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This is a fictionalised tale of a historical woman, Æthelflaed, Lady of the Mercians, based on true facts of what is known of her and the times in which she lived. Teasel, as the author has nick-named her, is the daughter of the great king, Alfred of Wessex. Her father wants her to marry a Lord of Mercia to form an alliance between the two English kingdoms so that they might be ever stronger to defeat the scourge of the Danes. For years, these 'Vikings' have been invading and settling, raping, pillaging and sending terror into the hearts of the English people. Teasel has grown up as a child living with the threat of the Danes always hanging over her, but it is not until she is old enough to understand the fear that her mother constantly displayed when she was a child, that she understands what it is she fears the most. Then the day comes when her heart, who she had given to another, is broken and she is set on a course of unhappiness and despair as she struggles to come to terms with her plight. Married to a man she does not love, who is indifferent to her, she must first gain the respect and understanding of the suspicious Mercians, before she can give herself wholly to him, mind body and soul. This is no easy task through the years, but eventually she wins out, through her indomitable, endless spirit, and then she must act to save her beloved adopted country from the Vikings.
This is one of the rare books that have managed to captivate my heart. I’m a fussy reader, that’s not to say that I can’t enjoy many books, but only on some occasions does a book take my breath away, completely. For a book to do this, there must be a plot that grabs me, make me either smile to myself, or sigh wistfully, wishing that it was I who had just written that passage. Strangely enough, the plot in To be a Queen, has no arc, there are 4 parts to this book; first being, Girl; the second, Woman; third, Wife and finally, Queen, which, in reality she never was. The narrative moves through each stage of her life and it is only towards the last half of the book that we see the characters of Teasel and Ethelred come into their own, both as a couple and as individuals as their story develops more deeply. To begin with, whenever there was a hint of conflict, it would always come to naught. (It would not be appropriate to give an example as it may be considered to be a spoiler.) I found this a little frustrating, because I was expecting something to ‘happen’ but it never does. There are no storming build-ups to tension, nothing really bad ever happens, (not that we see, anyway) and in most cases, this would annoy the hell out of me, but strangely enough, the slower pace and the lack of action are exactly right for this book, and although I might not have written it that way myself, Whitehead manages to captivate me with her beautiful prose and in-depth knowledge of the period and the language which shines throughout the whole of the book.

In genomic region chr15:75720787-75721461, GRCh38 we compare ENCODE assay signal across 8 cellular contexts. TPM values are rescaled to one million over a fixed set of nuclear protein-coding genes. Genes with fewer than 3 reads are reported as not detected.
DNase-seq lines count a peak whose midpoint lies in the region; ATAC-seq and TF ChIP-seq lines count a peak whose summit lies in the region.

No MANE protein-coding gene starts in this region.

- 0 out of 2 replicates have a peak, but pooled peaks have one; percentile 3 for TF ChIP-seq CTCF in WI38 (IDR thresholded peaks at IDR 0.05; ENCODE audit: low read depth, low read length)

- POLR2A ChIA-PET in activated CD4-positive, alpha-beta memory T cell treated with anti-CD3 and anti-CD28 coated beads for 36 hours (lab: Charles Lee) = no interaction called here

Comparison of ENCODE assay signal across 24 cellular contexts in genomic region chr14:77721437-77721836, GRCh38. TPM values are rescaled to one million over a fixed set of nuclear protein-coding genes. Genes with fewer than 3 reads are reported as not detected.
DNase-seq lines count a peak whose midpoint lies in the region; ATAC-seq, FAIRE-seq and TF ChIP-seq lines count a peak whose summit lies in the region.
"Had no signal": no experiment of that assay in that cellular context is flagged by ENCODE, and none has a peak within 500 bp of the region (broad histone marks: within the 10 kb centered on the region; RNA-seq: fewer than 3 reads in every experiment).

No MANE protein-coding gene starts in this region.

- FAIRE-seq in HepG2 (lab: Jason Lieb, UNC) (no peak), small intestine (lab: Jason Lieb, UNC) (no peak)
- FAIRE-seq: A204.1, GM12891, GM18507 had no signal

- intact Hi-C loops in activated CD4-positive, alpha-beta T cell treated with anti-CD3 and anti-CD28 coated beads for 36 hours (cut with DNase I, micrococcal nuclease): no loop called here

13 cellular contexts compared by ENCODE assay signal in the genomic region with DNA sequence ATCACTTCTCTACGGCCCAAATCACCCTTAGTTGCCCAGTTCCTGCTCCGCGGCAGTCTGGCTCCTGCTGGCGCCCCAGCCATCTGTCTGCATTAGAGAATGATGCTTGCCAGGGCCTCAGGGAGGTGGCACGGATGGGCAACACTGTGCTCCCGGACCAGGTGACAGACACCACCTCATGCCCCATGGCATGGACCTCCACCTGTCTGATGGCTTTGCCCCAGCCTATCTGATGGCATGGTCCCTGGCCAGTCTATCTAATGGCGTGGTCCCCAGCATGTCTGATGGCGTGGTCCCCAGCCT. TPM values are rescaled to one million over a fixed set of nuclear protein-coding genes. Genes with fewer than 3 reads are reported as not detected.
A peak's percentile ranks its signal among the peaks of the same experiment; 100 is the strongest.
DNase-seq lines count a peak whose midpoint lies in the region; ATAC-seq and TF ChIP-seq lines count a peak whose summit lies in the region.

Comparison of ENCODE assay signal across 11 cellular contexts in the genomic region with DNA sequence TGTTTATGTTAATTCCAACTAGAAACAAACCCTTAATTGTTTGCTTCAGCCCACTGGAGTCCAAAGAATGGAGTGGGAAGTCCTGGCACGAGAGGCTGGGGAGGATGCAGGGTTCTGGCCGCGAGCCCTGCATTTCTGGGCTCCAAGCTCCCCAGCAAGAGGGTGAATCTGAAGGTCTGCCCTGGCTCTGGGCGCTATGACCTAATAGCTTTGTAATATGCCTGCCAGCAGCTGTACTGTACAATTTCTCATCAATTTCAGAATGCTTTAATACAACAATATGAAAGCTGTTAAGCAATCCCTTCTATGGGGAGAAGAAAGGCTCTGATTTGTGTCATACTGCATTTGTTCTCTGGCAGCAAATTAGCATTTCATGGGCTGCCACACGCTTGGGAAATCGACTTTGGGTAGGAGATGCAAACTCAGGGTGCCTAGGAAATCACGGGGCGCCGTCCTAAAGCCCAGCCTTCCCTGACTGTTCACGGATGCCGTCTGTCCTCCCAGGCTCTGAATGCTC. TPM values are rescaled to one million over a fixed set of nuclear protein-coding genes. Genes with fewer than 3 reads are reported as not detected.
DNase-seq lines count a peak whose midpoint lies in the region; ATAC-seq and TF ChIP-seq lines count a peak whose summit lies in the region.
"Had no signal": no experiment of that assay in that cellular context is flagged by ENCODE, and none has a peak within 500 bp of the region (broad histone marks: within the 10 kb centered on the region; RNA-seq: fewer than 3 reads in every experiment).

This is not a book that follows Æthelflaed into war, although we do see some of that later in the book. It is essentially a story of how things might have been, using the known facts and events that happened during her time to design a plausible story of her life. It is a love story, but not in the bodice ripper style (not usually my cup of tea), but written in beautiful, deep emotional scenes, that give us a vision of a woman’s love for a man she had never wanted to wed. What I loved most about this book is the way Whitehead uses a wide knowledge of vocabulary of the time and a skilful writing talent to describe characters thoughts, feelings and actions. The dialogue is well crafted, and made me imagine that I was hearing the language in the manner it would have been spoken, not of course in Old English, but using the modern equivalent of. All this, and what we are given, is a subtle story that filters its way into the reader’s mind in the same way a patient might be drip-fed blood. It flows, like a boat carried on a river's current, passing through time, stopping for a while before it continues on again to reach the end of Æthelflaed’s life.